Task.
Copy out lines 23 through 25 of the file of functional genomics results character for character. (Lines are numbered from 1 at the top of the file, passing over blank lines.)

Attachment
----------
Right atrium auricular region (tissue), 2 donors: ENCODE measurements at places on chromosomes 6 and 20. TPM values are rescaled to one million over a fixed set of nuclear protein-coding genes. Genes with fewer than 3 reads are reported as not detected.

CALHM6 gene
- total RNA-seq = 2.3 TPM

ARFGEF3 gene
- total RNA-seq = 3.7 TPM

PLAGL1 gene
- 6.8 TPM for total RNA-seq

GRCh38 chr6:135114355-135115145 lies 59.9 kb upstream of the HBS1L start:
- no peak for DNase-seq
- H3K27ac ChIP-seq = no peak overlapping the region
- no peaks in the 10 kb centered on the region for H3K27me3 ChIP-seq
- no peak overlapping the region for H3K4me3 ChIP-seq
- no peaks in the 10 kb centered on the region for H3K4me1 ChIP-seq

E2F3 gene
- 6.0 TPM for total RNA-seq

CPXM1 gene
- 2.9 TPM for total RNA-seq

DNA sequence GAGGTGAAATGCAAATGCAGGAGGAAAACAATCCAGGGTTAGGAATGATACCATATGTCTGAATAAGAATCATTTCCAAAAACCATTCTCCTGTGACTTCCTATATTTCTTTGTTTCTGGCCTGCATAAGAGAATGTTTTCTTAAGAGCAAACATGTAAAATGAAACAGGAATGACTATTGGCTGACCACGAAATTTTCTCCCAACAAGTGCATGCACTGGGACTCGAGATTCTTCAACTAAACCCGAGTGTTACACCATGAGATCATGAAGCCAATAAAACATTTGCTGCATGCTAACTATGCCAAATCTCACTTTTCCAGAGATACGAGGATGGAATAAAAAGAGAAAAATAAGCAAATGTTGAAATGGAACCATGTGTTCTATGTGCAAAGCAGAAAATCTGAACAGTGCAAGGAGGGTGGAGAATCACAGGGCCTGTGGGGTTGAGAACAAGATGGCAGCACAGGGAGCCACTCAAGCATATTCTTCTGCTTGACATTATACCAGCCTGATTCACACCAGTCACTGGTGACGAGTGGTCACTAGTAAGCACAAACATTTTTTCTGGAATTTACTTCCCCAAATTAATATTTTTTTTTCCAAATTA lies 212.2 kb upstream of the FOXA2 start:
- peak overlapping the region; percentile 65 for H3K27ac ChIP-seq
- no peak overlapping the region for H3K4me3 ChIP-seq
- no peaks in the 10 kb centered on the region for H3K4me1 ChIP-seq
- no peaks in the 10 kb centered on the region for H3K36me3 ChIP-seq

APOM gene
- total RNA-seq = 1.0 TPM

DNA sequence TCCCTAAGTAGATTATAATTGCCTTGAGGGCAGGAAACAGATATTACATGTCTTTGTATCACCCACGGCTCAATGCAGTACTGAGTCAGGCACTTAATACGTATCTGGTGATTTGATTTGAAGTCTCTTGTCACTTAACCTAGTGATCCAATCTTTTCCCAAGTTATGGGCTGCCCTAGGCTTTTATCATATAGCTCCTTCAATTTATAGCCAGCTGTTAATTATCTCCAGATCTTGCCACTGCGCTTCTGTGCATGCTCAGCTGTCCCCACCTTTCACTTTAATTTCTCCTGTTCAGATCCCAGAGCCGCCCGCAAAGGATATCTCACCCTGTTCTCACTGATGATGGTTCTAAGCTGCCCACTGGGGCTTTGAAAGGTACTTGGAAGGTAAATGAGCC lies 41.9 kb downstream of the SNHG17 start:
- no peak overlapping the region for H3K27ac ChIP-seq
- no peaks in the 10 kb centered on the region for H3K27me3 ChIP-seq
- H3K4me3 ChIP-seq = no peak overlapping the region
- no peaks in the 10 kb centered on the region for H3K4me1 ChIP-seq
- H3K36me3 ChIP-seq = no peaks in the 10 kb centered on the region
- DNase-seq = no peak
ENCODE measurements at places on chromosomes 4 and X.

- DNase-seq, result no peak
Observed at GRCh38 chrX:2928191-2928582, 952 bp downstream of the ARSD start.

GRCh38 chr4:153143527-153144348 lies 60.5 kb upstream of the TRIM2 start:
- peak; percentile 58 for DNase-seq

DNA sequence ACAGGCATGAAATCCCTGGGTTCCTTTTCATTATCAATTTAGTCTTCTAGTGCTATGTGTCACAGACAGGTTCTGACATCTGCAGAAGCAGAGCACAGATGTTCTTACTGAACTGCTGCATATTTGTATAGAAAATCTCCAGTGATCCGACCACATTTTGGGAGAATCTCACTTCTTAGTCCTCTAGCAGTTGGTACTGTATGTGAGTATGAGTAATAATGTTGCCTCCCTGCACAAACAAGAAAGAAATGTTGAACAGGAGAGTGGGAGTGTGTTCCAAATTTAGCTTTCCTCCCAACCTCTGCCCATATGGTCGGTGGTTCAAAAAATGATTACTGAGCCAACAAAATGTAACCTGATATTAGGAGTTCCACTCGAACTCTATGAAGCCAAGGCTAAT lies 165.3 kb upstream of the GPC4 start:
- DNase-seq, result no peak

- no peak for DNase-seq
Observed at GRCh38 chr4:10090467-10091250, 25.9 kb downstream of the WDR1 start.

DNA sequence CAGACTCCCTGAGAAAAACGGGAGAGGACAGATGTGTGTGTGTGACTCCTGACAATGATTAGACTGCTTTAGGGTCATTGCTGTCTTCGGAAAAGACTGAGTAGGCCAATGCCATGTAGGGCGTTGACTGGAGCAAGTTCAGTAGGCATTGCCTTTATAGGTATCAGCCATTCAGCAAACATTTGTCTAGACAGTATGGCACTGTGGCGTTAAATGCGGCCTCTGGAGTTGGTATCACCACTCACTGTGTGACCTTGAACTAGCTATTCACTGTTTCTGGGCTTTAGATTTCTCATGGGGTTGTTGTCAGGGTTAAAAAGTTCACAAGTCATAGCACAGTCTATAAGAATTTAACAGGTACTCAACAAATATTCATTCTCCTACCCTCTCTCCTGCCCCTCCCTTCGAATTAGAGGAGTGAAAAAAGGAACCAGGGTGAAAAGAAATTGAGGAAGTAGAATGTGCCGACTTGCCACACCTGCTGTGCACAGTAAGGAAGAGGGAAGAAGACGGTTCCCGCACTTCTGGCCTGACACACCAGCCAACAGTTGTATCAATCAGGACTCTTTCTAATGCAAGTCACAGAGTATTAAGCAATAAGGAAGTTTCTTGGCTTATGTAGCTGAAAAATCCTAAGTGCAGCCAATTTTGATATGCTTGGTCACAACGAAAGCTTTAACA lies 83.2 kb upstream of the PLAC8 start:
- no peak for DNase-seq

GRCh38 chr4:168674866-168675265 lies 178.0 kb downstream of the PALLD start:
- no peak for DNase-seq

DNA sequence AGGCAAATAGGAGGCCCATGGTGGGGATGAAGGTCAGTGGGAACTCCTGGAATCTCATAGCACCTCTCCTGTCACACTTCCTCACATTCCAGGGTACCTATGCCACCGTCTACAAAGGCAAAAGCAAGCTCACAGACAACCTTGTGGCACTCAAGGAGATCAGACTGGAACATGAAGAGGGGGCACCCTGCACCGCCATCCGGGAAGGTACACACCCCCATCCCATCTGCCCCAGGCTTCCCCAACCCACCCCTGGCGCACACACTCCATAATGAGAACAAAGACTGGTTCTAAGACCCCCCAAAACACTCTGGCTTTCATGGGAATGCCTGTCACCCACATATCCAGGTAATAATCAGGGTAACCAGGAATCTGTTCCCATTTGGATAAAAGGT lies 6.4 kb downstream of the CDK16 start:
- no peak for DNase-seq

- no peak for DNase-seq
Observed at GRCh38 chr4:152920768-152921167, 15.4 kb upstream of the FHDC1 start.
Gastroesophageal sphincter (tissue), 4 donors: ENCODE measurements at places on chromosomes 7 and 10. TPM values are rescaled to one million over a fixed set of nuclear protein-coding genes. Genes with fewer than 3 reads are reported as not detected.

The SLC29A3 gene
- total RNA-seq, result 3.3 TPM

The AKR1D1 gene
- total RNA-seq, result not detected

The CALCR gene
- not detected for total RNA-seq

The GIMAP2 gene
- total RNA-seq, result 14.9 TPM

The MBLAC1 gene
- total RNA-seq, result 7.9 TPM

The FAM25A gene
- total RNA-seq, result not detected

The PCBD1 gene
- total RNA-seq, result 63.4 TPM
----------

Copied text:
APOM gene
- total RNA-seq = 1.0 TPM

DNA sequence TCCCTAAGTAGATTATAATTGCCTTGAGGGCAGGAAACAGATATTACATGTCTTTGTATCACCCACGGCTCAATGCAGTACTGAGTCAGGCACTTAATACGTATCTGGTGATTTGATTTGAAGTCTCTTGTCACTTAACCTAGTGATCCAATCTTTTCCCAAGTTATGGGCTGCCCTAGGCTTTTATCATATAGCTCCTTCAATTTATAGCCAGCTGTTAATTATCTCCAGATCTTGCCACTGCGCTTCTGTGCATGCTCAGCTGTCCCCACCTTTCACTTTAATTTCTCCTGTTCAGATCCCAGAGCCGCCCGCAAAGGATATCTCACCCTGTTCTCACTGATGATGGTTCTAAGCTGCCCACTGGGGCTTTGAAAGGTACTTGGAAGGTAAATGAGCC lies 41.9 kb downstream of the SNHG17 start: